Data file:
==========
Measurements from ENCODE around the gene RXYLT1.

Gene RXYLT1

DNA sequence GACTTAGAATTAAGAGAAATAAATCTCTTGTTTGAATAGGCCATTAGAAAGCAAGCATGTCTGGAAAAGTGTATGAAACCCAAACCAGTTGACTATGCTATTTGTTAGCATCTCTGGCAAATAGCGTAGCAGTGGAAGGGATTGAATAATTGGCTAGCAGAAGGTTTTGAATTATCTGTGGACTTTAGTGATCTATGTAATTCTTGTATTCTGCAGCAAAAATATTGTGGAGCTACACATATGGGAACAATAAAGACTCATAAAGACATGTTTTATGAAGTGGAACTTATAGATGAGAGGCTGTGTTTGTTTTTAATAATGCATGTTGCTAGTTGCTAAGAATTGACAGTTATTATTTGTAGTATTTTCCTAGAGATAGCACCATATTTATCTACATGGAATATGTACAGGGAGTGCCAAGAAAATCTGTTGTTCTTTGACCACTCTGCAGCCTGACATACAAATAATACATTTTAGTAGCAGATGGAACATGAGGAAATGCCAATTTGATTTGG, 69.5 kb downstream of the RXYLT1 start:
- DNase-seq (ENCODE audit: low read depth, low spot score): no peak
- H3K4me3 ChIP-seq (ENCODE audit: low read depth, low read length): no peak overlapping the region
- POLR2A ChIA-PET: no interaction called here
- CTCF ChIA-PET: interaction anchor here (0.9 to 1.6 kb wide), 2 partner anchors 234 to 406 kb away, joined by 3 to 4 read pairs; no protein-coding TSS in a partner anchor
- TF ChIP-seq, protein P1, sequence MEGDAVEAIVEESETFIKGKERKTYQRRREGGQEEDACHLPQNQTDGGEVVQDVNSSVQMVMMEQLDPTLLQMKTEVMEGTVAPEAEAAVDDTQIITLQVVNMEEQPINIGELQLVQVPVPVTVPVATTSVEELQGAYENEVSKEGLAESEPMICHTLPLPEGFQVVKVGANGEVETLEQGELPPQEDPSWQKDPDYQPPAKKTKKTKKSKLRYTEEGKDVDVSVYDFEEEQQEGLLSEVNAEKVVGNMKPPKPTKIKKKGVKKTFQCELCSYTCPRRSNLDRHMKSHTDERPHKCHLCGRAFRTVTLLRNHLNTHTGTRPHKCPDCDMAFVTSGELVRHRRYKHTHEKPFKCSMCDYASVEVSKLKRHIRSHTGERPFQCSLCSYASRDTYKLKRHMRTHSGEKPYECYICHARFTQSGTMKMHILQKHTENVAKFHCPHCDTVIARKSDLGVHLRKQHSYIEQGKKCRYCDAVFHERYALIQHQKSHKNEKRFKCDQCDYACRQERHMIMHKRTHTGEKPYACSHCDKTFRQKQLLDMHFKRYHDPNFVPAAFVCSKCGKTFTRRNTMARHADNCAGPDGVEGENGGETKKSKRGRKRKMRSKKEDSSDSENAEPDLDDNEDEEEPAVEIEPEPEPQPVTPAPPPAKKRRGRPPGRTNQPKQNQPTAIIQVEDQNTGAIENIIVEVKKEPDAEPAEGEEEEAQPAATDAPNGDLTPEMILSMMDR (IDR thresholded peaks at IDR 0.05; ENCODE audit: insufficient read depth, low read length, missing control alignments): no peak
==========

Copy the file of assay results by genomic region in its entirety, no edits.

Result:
Measurements from ENCODE around the gene RXYLT1.

Gene RXYLT1

DNA sequence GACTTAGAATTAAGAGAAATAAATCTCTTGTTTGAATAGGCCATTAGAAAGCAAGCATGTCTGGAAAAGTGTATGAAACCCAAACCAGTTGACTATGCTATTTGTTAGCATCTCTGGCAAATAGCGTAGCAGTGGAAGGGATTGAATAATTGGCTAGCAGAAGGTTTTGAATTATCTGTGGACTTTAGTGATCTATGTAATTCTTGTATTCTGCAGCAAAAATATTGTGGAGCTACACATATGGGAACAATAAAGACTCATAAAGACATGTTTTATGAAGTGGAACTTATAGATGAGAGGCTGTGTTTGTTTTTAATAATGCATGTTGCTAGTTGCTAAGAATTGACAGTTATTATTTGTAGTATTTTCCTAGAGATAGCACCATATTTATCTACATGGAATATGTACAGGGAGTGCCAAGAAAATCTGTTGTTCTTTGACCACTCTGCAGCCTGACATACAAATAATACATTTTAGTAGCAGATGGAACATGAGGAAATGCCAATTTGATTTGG, 69.5 kb downstream of the RXYLT1 start:
- DNase-seq (ENCODE audit: low read depth, low spot score): no peak
- H3K4me3 ChIP-seq (ENCODE audit: low read depth, low read length): no peak overlapping the region
- POLR2A ChIA-PET: no interaction called here
- CTCF ChIA-PET: interaction anchor here (0.9 to 1.6 kb wide), 2 partner anchors 234 to 406 kb away, joined by 3 to 4 read pairs; no protein-coding TSS in a partner anchor
- TF ChIP-seq, protein P1, sequence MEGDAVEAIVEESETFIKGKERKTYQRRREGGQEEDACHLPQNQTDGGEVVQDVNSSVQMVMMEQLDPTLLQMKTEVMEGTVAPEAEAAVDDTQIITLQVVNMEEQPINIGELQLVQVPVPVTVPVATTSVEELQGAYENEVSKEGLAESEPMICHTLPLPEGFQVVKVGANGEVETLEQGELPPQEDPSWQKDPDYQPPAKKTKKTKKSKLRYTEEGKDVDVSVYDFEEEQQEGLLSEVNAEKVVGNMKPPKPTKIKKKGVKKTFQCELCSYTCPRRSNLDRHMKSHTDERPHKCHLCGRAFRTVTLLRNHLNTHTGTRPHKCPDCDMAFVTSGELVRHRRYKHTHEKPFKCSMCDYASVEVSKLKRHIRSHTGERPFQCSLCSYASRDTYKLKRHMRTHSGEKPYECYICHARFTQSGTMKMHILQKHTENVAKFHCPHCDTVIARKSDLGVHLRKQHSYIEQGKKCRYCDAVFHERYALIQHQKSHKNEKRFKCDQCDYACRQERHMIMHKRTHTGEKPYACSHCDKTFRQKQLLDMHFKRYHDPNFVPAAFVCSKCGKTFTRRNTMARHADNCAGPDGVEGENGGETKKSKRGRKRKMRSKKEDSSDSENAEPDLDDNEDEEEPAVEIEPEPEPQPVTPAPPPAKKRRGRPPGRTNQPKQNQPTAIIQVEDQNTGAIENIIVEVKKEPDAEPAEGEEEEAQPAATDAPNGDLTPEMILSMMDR (IDR thresholded peaks at IDR 0.05; ENCODE audit: insufficient read depth, low read length, missing control alignments): no peak